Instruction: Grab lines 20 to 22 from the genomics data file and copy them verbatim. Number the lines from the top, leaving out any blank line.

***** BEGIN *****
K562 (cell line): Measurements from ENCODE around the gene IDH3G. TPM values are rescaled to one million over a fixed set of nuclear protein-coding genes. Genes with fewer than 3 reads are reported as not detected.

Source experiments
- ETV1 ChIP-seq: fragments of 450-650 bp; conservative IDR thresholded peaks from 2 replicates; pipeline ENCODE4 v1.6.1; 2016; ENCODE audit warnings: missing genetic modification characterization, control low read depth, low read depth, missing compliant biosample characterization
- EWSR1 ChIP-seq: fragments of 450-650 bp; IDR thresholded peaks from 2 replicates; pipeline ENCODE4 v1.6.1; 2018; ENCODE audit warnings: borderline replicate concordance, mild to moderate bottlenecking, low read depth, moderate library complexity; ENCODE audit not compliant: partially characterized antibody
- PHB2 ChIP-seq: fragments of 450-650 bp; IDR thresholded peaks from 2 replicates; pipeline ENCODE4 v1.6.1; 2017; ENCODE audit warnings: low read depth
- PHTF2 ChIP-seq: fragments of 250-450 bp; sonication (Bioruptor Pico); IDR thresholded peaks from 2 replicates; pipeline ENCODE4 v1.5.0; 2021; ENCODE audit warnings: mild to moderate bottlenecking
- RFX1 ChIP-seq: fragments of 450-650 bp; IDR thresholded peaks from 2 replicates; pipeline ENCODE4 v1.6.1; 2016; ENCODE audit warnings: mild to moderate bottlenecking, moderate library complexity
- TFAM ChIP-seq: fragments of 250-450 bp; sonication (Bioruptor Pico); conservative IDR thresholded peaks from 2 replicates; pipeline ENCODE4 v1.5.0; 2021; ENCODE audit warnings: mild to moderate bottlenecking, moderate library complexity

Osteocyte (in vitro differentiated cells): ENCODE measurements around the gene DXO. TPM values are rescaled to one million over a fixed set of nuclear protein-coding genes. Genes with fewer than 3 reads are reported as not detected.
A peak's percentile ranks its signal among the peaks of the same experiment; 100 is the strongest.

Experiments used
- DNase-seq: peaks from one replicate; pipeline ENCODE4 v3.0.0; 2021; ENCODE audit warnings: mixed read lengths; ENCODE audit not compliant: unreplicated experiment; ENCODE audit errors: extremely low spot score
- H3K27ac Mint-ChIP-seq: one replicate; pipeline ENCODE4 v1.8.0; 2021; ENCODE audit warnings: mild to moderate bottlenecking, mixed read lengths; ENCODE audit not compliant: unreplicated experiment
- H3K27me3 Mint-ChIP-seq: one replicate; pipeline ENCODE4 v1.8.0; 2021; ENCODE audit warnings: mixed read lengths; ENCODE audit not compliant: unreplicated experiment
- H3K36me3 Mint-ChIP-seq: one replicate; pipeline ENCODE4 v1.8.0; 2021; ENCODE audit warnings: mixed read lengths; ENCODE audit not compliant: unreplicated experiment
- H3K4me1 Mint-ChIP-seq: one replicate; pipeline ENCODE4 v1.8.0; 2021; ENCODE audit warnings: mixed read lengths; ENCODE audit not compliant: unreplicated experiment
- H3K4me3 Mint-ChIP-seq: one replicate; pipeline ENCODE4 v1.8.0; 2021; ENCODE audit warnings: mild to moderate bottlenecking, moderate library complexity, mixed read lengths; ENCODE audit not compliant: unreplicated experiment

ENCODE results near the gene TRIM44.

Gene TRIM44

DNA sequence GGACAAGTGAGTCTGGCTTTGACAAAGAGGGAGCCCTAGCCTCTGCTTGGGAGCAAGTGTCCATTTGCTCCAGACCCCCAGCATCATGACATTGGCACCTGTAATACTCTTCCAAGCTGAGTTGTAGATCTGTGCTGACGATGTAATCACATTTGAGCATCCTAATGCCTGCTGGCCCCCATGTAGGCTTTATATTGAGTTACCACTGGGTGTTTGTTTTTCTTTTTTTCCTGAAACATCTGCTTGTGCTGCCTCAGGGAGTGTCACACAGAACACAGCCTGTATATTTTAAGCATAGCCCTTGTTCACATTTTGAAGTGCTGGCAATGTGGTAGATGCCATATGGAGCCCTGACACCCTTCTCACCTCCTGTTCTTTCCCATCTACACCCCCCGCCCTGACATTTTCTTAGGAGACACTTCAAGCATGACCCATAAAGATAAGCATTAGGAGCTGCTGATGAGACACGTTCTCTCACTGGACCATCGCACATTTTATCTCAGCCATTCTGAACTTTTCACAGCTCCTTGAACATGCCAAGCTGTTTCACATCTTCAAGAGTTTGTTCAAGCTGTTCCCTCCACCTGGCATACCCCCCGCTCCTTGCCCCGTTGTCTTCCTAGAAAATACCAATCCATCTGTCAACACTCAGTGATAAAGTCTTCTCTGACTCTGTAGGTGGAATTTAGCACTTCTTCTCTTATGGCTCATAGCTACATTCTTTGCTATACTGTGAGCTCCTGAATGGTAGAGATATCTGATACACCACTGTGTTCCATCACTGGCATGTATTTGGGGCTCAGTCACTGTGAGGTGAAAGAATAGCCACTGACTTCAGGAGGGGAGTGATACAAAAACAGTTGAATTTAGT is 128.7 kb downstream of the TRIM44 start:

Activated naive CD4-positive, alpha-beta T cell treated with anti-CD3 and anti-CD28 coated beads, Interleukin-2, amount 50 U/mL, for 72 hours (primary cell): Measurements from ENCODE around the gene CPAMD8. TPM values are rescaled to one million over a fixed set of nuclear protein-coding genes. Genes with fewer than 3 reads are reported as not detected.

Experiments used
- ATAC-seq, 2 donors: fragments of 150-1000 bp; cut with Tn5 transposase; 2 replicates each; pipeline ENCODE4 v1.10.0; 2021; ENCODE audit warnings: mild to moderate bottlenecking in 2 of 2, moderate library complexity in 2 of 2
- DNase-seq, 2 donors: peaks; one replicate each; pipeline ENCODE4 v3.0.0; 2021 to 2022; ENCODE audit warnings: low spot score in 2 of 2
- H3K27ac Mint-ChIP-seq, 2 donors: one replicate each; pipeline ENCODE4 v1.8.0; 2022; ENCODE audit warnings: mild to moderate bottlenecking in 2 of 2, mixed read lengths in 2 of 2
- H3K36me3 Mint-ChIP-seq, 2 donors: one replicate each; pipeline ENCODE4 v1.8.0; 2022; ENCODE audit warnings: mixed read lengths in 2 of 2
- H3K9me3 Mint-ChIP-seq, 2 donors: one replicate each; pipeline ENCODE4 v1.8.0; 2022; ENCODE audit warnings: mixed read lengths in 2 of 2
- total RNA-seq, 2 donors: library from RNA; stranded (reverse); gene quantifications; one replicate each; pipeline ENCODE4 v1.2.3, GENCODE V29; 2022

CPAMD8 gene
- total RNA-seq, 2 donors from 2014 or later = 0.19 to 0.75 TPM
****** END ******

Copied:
DNA sequence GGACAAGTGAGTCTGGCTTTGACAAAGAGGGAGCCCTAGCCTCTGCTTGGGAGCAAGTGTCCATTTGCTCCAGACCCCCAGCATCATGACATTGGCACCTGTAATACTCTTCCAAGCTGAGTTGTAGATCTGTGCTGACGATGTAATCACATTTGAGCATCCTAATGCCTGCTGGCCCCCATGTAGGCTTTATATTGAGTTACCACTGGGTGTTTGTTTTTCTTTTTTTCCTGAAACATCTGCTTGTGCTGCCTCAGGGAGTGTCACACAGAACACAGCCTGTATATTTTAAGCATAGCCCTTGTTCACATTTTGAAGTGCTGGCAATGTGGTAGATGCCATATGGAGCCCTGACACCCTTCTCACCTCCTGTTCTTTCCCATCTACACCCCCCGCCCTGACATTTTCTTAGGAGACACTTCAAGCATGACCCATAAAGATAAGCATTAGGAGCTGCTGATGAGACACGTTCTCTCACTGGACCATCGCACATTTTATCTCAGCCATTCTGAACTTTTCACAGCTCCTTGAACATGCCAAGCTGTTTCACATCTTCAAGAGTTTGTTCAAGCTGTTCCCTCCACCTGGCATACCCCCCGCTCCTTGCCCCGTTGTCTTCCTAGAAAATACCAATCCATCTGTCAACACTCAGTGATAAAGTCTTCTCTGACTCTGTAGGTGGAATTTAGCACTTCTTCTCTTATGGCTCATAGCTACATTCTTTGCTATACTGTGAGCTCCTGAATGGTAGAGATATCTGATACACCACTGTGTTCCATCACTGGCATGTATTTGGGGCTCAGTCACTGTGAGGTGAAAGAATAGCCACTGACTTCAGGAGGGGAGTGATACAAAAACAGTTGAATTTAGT is 128.7 kb downstream of the TRIM44 start:

Activated naive CD4-positive, alpha-beta T cell treated with anti-CD3 and anti-CD28 coated beads, Interleukin-2, amount 50 U/mL, for 72 hours (primary cell): Measurements from ENCODE around the gene CPAMD8. TPM values are rescaled to one million over a fixed set of nuclear protein-coding genes. Genes with fewer than 3 reads are reported as not detected.

Experiments used